In these "unprecedented" times, Covid-19 has transformed our travel, commutes and grocery runs—everything from bar crawls to birthday parties has felt its wake, and maybe none more than our living quarters. Garages have turned into offices, lawn chairs to one-to-one booths, bedrooms to gyms. I, for one, decamped from my East Village closet to Mom's attic in Long Island, wife in tow. While the painful sting of moving back with mom just six months into marriage cuts deep, the drastic changes playing out between customers and companies is just as strange. 

As the economy wakes and people emerge from their shells (for the time being) personalized, one-to-one engagement between customers and companies has surged from a unique feature to a service-oriented must for businesses to operate safely. Notice the rise of curbside retail

Is my grocery store open, at what time, and when are senior hours? Will I be able to get my Drybar blowout before my Zoom birthday, and if so, what PPE do I need before I walk in? Most importantly, how will my burger place know when to start cooking so my usual is hot off the grill when I get there?

cartoonpickup sign

To get to the bottom of these humdingers, I sat down with Coby Berman, co-founder of mobile location leader Radar to understand what to make of it all—how retailers are adapting, getting it right (and wrong), and what the future holds.

Radar works with brands such as Expedia, T-Mobile, and Ibotta. They process over 100 Billion locations worldwide every year, interacting with more than 100 million devices. They help companies create unique mobile experiences. Imagine a world where you're grabbing groceries in Whole Foods, hands full, and right when you reach the register, your Prime code pops up magically to scan. That's what Radar's all about. 



Here are three key takeaways from Coby about mobile location data in the time of Covid-19: 

1) DOR: How has the pandemic forced brick & mortar to adapt? 

CB: Distribution has been flipped upside down. Locations are closed, yet companies still need to move product off the shelves. BOPIS (Buy Online Pick-Up in Store) went from being a cool engagement tactic among early adopters to a must-have in order to conduct business and curbside retail.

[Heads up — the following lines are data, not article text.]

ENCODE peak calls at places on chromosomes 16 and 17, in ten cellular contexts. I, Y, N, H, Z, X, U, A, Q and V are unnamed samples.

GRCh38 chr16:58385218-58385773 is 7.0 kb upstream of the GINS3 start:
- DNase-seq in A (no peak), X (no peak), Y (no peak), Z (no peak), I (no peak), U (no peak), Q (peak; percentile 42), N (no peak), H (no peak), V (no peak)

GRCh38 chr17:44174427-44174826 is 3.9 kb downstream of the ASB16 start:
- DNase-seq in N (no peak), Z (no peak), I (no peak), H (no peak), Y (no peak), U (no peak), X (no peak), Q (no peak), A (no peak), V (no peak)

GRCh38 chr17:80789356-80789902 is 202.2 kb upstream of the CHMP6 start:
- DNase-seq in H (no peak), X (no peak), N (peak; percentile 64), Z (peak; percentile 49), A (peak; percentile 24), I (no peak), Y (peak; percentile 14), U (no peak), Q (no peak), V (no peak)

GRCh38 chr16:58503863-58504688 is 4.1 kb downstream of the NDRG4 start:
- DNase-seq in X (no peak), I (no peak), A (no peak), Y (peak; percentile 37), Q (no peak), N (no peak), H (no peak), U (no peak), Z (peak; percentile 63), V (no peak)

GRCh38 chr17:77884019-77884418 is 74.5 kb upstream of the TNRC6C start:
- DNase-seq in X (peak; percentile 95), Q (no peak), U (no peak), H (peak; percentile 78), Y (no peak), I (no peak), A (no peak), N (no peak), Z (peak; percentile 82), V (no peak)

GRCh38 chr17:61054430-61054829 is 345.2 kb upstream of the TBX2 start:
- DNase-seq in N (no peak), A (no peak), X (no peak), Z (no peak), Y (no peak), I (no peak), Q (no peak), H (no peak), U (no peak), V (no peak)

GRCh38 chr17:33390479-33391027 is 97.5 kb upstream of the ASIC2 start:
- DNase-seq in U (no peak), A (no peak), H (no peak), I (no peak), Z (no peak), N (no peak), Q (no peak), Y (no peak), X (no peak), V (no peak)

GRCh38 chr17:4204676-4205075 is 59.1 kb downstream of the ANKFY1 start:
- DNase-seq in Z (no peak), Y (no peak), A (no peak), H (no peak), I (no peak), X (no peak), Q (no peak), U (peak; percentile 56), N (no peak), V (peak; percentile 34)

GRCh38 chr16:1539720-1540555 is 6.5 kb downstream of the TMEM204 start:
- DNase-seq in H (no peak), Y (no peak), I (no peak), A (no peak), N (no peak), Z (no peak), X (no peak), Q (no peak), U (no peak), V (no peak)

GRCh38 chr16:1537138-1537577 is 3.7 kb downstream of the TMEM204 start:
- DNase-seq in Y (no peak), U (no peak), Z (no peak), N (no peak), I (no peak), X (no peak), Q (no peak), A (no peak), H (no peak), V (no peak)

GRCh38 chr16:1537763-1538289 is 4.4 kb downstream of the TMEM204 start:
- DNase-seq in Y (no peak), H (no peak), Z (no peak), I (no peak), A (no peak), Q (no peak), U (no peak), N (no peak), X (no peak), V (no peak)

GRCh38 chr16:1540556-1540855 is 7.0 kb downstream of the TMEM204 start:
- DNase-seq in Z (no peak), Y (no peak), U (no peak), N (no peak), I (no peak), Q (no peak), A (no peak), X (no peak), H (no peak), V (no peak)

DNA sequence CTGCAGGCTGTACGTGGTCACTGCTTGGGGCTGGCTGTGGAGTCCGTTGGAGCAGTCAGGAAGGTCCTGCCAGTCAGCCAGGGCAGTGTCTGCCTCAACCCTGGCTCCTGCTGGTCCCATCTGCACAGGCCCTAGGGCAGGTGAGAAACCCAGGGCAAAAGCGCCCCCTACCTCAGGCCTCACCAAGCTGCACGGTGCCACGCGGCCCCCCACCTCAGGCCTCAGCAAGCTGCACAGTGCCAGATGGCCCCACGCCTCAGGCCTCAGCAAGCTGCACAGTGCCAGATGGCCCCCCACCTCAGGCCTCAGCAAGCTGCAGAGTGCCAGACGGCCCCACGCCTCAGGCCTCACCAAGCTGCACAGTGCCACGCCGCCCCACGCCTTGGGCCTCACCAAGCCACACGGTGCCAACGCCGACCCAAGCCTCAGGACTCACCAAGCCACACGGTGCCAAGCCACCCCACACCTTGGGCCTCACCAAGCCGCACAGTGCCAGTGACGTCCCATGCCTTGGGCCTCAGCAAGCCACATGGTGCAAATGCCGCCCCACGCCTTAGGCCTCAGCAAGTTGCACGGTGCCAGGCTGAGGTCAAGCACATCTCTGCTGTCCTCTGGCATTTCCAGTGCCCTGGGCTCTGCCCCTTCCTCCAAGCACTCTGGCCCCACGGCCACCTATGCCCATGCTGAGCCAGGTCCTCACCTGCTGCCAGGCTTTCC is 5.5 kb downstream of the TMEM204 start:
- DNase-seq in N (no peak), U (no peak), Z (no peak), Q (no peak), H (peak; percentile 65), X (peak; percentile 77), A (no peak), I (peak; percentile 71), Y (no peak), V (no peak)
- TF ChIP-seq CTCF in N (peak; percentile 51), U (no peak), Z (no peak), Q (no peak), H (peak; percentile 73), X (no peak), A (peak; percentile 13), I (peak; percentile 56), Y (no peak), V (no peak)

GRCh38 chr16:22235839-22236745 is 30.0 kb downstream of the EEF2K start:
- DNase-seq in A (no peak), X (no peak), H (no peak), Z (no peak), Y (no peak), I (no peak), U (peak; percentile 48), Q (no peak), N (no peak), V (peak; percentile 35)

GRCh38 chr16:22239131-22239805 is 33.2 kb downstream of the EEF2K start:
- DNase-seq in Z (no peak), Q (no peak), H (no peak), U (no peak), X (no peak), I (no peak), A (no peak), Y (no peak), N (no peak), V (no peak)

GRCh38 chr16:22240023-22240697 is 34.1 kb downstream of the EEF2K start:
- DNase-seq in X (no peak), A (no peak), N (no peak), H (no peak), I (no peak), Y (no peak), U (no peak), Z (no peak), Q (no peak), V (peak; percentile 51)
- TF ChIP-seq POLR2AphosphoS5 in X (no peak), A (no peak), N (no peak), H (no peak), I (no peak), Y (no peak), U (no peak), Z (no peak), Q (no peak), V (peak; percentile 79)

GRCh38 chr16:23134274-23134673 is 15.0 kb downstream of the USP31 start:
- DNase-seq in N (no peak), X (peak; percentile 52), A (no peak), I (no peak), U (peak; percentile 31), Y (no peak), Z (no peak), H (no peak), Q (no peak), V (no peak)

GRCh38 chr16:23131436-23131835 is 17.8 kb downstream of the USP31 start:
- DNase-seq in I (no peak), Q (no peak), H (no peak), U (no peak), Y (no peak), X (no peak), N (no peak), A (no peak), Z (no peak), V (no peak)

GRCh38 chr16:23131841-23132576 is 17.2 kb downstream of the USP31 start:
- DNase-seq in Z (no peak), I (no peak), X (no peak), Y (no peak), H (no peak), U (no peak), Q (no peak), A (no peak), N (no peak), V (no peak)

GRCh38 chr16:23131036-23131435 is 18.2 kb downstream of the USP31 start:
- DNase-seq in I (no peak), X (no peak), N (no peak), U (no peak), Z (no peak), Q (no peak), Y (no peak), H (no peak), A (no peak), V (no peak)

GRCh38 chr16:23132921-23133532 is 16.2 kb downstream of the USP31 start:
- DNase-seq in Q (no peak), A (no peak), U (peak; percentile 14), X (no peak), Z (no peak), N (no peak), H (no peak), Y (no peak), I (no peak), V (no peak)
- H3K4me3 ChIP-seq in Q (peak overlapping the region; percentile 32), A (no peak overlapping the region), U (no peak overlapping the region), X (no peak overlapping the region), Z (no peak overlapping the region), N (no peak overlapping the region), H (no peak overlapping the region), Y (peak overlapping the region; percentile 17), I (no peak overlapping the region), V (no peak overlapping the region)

It's forced companies to look at customer engagement through a hyper-local lens to provide the right information relevant to someone's location. 

People have no idea what to do. Retailers tell us that up to 60% of people call for specific information about store hours and the capacity in which they are open. 

It's forced companies to become clearer and more personalized. The old, one-to-many-messaging retailers conducted across geographies does not apply anymore.


Click-and-collect sales will leap 60% this year to nearly $60B.

2) DOR: What are companies doing right and wrong when it comes to utilizing mobile location data? Any examples you can share?

CB: Fast food has done a great job and has been laser-focused on communication with the customer throughout the whole trip to pick up their food. Many quick-service restaurants and fast food restaurants have certain service-level agreements on time to get customers their food while it's hot! 

In general, the companies that will win are those that provide customers with the most relevant information in real time, and instill confidence in people that they'll get what they need as smoothly as possible. 


Where companies slip up is when their engagement becomes "Big Brother-like". People are already spooked by retargeted ads that follow them around the internet. When this happens in real life, it creeps people out. 

The value proposition for mobile location data should always be convenience for the end user.

3) DOR: Is every store going to turn into an exclusive one-in-one-out night club? 

CB: We'll probably see store operations transform drastically. The number of people in the store and number of people at the register will all change. We're already seeing this with airlines who are testing removing the middle seat. It's likely that these population density measures will translate to changes in the way we interact with stores for some time to come. 

It may even change the stores we intend to go to. For example, the maximum capacity of a store pre-Covid-19 will probably be different post-Covid-19. Stores may consider diverting traffic to less dense locations where it's safer. 

We're really focused on helping these companies become location-aware so they can solve these problems in the smoothest ways possible. 

For more interviews with the best in mobile, check out our Button Blog.